Nepal’s Critical Drug Shortage: Direct Relief Sends Emergency Airlift


Nepal Earthquake 2015

Direct Relief's Warehouse

In response to an urgent request from the Ministry of Health and Population in Nepal to address a critical drug shortage caused by an ongoing border impasse, Direct Relief today sent an initial emergency airlift containing $3.5 million of specifically requested medications and supplies and is rallying additional support from healthcare company supporters to address the crisis.

Today’s emergency infusion of medications and supplies from Direct Relief’s in-stock inventories contain 40 high-priority products, including antiretroviral medications for persons with HIV, antibiotics, antivirals, antifungals, mental health drugs, and asthma medications.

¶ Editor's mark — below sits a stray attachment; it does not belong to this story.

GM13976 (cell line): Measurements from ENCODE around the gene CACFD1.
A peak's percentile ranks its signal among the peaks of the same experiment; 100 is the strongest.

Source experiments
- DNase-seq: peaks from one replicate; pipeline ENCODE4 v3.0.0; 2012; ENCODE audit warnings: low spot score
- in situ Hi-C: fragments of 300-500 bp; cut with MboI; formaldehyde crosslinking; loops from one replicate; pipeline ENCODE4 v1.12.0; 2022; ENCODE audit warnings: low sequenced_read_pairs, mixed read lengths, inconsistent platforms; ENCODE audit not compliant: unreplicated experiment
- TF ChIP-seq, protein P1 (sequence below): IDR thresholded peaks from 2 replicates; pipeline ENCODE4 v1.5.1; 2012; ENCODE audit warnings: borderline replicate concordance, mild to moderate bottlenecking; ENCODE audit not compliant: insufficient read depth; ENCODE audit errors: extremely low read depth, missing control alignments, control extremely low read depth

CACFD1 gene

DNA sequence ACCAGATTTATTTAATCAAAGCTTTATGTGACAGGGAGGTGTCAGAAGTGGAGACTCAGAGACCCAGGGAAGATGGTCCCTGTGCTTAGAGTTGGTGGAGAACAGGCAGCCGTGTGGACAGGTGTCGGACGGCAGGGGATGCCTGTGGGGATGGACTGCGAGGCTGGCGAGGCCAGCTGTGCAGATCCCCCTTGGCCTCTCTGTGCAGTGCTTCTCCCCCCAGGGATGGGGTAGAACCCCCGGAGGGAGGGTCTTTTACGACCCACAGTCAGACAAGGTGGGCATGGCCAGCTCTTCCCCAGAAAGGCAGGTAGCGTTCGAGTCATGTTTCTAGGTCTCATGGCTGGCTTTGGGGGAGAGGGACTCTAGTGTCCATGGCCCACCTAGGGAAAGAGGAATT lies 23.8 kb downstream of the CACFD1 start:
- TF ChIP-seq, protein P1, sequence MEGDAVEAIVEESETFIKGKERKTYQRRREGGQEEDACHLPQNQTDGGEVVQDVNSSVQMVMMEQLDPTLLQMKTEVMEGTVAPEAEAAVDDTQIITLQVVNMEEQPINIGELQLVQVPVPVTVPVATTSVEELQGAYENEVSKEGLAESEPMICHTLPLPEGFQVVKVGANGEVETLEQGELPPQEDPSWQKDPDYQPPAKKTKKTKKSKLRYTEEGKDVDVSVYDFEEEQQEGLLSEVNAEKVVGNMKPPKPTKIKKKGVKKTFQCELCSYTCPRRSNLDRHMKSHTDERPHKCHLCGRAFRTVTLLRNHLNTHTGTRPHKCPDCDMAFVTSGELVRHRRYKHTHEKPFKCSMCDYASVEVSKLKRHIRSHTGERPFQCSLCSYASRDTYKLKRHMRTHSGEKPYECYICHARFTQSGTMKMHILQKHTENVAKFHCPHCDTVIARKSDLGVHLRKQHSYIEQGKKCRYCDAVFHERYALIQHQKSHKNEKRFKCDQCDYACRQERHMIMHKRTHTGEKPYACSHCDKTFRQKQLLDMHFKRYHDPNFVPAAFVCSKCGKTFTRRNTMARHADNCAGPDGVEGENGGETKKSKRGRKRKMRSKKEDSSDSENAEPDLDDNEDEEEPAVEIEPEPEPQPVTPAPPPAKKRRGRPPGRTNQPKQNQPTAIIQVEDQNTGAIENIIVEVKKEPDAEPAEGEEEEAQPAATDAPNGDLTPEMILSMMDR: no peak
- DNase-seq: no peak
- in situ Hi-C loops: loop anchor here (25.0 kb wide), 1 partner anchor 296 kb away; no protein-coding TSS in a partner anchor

The medications included in this initial shipment constitute 2.6 million “defined daily doses” — the World Health Organization-developed standard that reflects how much of a particular drug is needed for one day’s therapy. The shipment also contains other requested essential items, including IV solutions, needles and syringes, and various hospital and lab supplies.

Twelve healthcare companies, listed below, contributed products included in the shipment.

  • Actavis Pharma, Inc.
  • Bristol-Myers Squibb
  • Johnson & Johnson Consumer Companies
  • Apotex Inc.
  • Eli Lilly & Company
  • Mylan
  • Bayer
  • Hospira, Inc.
  • Sun Pharmaceutical Industries Ltd.
  • BD
  • Janssen Pharmaceuticals
  • Teva Pharmaceuticals, International

Direct Relief is planning a follow-on airlift in two weeks and is working with its broad range of healthcare company supporters and partners to mobilize additional medications and supplies that have been urgently requested.

Since Nepal’s devastating earthquakes in April and May, Direct Relief has delivered 144 tons of specifically requested medical essentials worth $28.98 million to health facilities throughout the country’s earthquake-affected regions and has provided an additional $1.7 million in cash grants to support local Nepalese health groups.

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